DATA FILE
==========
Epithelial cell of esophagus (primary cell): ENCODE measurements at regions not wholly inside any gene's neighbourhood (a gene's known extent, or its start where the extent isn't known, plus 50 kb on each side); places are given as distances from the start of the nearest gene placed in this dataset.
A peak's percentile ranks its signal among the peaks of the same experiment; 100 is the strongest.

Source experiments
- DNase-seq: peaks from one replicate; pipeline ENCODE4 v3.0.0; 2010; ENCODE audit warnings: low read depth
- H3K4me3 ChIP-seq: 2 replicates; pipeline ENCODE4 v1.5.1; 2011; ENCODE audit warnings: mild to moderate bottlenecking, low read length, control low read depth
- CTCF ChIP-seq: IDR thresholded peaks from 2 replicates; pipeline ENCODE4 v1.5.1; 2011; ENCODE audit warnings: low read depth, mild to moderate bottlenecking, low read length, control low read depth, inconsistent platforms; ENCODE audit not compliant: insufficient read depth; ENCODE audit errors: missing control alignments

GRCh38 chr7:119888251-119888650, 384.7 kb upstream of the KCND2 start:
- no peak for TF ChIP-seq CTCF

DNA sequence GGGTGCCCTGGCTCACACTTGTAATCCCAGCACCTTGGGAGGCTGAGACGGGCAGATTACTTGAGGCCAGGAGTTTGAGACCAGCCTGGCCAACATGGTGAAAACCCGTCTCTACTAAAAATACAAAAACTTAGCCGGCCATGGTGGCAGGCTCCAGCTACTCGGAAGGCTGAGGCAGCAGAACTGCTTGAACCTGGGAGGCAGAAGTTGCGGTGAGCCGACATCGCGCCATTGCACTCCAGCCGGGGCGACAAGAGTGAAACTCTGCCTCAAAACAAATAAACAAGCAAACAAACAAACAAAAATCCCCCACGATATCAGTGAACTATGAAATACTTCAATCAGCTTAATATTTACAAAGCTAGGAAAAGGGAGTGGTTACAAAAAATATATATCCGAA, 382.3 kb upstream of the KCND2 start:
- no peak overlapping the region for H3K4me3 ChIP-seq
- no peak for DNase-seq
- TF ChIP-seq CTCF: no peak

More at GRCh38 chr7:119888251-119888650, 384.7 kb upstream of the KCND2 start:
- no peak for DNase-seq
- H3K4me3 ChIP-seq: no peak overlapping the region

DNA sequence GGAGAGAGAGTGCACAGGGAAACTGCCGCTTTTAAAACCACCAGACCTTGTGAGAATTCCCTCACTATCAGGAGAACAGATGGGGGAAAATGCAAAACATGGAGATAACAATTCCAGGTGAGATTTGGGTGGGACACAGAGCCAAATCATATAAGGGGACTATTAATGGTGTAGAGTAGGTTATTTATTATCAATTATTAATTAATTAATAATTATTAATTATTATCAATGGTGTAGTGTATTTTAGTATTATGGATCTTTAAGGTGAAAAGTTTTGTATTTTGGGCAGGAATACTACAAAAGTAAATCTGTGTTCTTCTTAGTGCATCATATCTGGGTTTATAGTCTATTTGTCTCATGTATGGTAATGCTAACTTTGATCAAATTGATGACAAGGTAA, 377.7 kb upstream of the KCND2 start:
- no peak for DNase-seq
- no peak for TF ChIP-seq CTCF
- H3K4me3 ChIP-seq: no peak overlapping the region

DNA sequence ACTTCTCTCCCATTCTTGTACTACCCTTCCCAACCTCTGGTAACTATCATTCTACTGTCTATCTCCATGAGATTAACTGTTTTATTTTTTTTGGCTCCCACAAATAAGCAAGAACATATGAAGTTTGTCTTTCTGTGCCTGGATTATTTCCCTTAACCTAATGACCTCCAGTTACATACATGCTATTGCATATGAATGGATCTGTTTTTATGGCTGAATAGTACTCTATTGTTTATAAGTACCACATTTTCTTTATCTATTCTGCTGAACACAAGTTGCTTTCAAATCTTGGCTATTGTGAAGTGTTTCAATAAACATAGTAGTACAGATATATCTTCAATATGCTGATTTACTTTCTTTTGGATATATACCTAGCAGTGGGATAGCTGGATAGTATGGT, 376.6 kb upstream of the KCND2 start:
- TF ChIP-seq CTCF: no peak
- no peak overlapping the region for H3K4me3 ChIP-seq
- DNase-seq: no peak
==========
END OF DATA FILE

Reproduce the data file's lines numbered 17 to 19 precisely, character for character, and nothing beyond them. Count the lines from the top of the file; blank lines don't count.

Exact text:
- no peak for DNase-seq
- no peak for TF ChIP-seq CTCF
- H3K4me3 ChIP-seq: no peak overlapping the region